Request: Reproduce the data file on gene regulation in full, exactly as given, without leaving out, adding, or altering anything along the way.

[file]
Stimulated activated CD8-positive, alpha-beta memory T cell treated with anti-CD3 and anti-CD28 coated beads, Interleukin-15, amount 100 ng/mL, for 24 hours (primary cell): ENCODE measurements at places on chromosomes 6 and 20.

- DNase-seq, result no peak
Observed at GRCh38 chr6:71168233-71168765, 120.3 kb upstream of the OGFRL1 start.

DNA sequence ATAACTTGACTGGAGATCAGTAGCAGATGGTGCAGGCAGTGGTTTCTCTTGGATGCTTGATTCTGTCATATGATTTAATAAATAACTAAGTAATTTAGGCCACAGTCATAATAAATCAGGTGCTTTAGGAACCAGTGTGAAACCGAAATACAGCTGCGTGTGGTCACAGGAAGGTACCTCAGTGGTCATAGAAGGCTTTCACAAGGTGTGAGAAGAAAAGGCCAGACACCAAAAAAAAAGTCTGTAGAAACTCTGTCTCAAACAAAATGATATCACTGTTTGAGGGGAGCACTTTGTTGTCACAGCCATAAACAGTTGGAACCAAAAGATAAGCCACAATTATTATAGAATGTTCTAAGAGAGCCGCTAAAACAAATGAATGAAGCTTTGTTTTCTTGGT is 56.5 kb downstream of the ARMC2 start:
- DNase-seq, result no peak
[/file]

Stimulated activated CD8-positive, alpha-beta memory T cell treated with anti-CD3 and anti-CD28 coated beads, Interleukin-15, amount 100 ng/mL, for 24 hours (primary cell): ENCODE measurements at places on chromosomes 6 and 20.

- DNase-seq, result no peak
Observed at GRCh38 chr6:71168233-71168765, 120.3 kb upstream of the OGFRL1 start.

DNA sequence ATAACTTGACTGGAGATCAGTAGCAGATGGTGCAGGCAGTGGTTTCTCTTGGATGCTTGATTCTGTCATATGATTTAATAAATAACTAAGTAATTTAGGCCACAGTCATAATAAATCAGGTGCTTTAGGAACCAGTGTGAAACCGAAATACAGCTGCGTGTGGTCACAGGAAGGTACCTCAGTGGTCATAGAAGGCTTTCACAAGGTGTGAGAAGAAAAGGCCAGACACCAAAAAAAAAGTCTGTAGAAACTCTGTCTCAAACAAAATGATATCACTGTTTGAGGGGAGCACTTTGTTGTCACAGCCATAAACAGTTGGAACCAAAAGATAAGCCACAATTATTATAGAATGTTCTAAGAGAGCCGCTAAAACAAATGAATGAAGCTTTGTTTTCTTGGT is 56.5 kb downstream of the ARMC2 start:
- DNase-seq, result no peak